Embed Google Sheets in WordPress

How to Embed Google Sheets into WordPress and Why

Last Updated on by Michael Brockbank

Google Sheets is a great, free alternative to Microsoft Excel. And the best part is that it is incredibly easy to embed Google Sheets directly into any website. Today, I’ll show you how to embed these Sheets in WordPress and why it matters.

In fact, it’s one of my most common methods for delivering certain pieces of data for specific blog posts. Sure, I could upload a spreadsheet or set up tables. But Google makes it very easy to integrate Sheets into WordPress.

Why Embed Google Sheets into Your Website?

If you’re unaware, Google Sheets is essentially online spreadsheet software. Data is constantly saved when using Google Sheets, which reduces losing files if your computer crashes or being able to access the information from virtually anywhere.

For those who create data-driven content, you can share a lot of information directly from Googles Sheets through provided embed code.

One of the best features, though, is if you’re currently working on data that is shown in a blog post. Visitors can easily see updates if they refresh the page or come back to it later.

For example, let’s say I am keeping track of fixing a dead blog. I can share the process and data analysis on a blog post and visitors can see how it evolves over time.

The bottom line is that embedding Google Sheets is kind of like providing living data that is constantly updated. It’s a method that can engage your readers while providing data-specific details for the topic.

How to Embed Google Sheets

There are two easy ways to embed your Google Sheets into WordPress. And in reality, you can use the first method I’m going to show you on virtually any website that has access to HTML edits.

Personally, I prefer the first option. It reduces how many plugins you’ll have installed at any given time, which keeps your WordPress cleaner and running smoothly.

Method 1: Direct Embed Code from Google Sheets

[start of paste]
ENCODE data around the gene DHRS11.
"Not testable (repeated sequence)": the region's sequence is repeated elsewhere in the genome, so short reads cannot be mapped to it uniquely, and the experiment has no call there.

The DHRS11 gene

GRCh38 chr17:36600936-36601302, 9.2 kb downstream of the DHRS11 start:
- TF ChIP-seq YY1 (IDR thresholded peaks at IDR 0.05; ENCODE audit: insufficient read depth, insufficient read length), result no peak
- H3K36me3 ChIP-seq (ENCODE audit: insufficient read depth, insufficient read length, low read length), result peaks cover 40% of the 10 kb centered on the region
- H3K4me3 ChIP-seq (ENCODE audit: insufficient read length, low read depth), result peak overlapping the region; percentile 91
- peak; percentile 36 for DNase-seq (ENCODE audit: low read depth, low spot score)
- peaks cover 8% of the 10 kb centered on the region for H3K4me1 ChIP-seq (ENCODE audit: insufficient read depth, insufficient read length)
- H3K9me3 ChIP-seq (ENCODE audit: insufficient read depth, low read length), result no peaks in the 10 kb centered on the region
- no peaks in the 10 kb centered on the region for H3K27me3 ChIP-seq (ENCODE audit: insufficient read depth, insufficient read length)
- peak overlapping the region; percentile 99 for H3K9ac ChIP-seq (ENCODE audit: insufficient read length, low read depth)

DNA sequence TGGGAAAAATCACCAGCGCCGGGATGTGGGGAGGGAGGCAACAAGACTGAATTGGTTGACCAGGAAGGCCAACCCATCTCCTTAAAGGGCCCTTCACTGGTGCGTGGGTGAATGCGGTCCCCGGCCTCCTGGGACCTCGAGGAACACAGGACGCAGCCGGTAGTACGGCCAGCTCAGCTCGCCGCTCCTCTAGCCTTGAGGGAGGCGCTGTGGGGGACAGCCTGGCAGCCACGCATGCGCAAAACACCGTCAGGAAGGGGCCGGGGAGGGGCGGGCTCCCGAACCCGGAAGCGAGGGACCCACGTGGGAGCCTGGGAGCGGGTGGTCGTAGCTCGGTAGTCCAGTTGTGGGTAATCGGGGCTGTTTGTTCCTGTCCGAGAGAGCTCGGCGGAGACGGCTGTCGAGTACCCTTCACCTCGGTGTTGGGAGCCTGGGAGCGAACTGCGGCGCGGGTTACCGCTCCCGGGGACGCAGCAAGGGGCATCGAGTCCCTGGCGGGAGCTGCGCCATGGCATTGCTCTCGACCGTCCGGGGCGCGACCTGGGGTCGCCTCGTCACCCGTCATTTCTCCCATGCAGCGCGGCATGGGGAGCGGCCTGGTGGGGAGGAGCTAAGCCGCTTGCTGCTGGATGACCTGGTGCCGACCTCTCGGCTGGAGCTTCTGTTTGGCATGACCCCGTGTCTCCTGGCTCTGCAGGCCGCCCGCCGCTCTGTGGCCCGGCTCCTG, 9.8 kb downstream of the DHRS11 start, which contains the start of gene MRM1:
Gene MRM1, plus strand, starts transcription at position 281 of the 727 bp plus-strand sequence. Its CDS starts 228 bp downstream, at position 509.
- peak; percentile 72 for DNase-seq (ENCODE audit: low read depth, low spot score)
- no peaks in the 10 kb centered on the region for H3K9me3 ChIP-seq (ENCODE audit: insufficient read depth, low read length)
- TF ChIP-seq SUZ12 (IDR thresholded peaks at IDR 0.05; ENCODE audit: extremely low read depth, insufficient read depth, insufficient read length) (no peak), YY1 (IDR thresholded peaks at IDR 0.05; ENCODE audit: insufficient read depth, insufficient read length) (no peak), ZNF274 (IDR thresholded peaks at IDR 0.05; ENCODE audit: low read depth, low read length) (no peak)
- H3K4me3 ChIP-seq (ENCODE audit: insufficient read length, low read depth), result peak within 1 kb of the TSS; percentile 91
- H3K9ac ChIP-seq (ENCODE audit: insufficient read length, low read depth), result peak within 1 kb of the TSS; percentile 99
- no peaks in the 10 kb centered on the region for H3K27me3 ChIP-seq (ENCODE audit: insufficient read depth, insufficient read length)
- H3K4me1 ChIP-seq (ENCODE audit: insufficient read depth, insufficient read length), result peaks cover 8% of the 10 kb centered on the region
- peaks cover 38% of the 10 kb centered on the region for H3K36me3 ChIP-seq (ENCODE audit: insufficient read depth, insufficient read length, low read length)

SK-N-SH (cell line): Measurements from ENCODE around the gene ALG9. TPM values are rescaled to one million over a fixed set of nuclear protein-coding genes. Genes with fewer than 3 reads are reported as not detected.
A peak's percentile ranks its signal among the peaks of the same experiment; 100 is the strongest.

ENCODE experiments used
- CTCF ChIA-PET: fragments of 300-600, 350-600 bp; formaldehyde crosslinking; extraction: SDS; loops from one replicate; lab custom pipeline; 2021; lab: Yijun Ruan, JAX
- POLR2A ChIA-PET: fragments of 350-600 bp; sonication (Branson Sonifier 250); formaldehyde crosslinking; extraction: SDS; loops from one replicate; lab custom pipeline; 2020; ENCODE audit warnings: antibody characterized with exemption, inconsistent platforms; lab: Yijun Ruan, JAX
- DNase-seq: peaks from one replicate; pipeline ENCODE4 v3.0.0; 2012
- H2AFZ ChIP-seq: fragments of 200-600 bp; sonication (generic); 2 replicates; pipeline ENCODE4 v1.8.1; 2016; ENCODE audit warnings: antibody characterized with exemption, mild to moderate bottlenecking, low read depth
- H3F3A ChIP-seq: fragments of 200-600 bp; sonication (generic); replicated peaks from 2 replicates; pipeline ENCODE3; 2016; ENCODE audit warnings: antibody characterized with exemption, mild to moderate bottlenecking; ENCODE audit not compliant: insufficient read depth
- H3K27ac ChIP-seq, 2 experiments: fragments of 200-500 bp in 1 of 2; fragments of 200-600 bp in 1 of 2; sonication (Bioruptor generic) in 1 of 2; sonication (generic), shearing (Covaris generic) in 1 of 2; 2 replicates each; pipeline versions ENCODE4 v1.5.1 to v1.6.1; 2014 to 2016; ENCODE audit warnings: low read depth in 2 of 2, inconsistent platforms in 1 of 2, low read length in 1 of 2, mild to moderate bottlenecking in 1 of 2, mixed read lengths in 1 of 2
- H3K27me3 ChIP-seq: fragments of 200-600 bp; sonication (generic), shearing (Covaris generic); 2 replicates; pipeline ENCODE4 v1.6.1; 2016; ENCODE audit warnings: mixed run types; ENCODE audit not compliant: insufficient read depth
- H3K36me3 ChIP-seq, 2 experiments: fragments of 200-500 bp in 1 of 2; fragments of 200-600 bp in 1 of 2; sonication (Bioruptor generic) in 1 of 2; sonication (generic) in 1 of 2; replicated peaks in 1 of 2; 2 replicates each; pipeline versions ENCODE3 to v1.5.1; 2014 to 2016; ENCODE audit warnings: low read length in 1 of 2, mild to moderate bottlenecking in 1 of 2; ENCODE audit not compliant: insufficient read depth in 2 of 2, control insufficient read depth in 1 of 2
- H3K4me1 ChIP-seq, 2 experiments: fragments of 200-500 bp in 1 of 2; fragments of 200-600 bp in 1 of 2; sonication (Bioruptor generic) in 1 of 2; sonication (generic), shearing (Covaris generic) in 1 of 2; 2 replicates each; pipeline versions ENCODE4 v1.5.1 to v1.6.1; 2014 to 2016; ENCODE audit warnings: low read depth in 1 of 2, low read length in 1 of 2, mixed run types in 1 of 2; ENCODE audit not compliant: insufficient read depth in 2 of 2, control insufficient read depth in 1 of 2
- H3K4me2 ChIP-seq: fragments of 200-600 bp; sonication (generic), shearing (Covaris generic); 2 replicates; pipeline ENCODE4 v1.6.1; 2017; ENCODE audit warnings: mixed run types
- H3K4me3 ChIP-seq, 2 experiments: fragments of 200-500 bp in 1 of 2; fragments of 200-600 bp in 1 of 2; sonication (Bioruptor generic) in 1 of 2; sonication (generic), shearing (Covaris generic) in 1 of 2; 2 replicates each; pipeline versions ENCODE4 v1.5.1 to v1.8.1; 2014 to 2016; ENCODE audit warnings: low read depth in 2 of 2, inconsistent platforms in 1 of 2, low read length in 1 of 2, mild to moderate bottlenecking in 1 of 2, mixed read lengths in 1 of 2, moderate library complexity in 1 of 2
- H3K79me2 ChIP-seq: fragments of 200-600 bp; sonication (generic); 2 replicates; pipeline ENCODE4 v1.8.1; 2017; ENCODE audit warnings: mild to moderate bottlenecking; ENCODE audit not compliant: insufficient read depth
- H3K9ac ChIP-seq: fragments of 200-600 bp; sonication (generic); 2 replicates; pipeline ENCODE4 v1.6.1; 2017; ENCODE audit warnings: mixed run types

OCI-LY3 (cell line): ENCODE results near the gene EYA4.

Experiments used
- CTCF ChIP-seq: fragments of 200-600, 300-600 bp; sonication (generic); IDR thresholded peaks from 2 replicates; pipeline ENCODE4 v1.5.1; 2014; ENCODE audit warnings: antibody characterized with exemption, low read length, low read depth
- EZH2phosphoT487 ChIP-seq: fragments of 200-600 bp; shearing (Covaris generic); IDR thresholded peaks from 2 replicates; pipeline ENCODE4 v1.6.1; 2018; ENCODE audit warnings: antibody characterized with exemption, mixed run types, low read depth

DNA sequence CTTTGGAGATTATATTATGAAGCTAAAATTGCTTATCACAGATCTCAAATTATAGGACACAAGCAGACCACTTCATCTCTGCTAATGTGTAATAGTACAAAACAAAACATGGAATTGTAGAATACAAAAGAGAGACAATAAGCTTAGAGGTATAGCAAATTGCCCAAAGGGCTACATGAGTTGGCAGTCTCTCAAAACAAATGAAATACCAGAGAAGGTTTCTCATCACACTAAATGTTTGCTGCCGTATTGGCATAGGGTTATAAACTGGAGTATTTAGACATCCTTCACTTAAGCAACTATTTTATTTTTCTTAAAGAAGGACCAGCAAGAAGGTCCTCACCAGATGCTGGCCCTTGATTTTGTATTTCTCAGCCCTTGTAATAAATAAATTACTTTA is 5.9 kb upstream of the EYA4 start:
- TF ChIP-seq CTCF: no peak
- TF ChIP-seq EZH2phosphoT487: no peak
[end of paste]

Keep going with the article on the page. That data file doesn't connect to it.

Directly embedding code from Google Sheets is essentially a copy-and-paste process. However, you can make adjustments for height and width depending on your needs.

I’ll show you how to do those as well.

Step 1: Open or Create a Post or Page

From the WordPress dashboard, go to posts or pages and click the “Add New” option. For this tutorial, I’m going to make a test post.

Add a New Post

Step 2: Get the Embed Code from Google Sheets

Go to any Google Sheets document you want to embed. In this example, I’m using the “Dead Website” data set.

From the Google Sheet, go to “File,” and then “Share.” From here, click the “Publish to Web” option.

Google Sheets Publish to Web

This will bring up the Publish to the Web window from Google.

Step 3: Copy the Embed Code

From the new window, click the “Embed” tab.

Embed Tab

Using the drop-down box, select whether you want to share the entire document or just the current sheet. This is helpful if you don’t want people to have access to other sensitive data you might have on the Google Sheet.

Share Doc or Sheets

As you can see in the example image, I have four sheets on this spreadsheet that I can show instead of the entire document. For this example, I’m going to just select “Jetpack Traffic Stats.”

Copy the iFrame embed code provided by Google Sheets. You can either click into the coding to highlight it and hit CTRL+C on your keyboard or right-click and copy it.

iFrame Embed Code

Step 4: Paste Code into HTML Block

Go back to your WordPress post or page and add a new Custom HTML block to the editor.

Custom HTML Block

Paste the code for the embed from Google Sheets into the Custom HTML block in WordPress.

Paste Google Sheets Embed

From here, you can click Save Draft, Publish, or Update to save your post or page with the spreadsheet.

Step 5: (Optional) Preview Your Google Sheet

It’s always a good idea to test your code before publishing. That way, you can avoid any embarrassing mistakes while making sure your sheets are displayed like you want them.

Click the “Preview” option from the Custom HTML box.

Preview Google Sheets

As you can see, the default display for the sheet is pretty small.

Embedded Display in WordPress

Let’s make it bigger so people can see it without having to use the scroll bars.

Step 6: (Optional) Resize the Google Sheets Embed

Changing the size of the Google sheet isn’t all that difficult of a process. Though, it does require adding a bit to the code.

Don’t worry, these additions are quite simple and easy to understand.

First, go back to the HTML view of the sheet in WordPress.

HTML View of Google Sheets

After the “iFrame” section, copy and paste the code below to add it: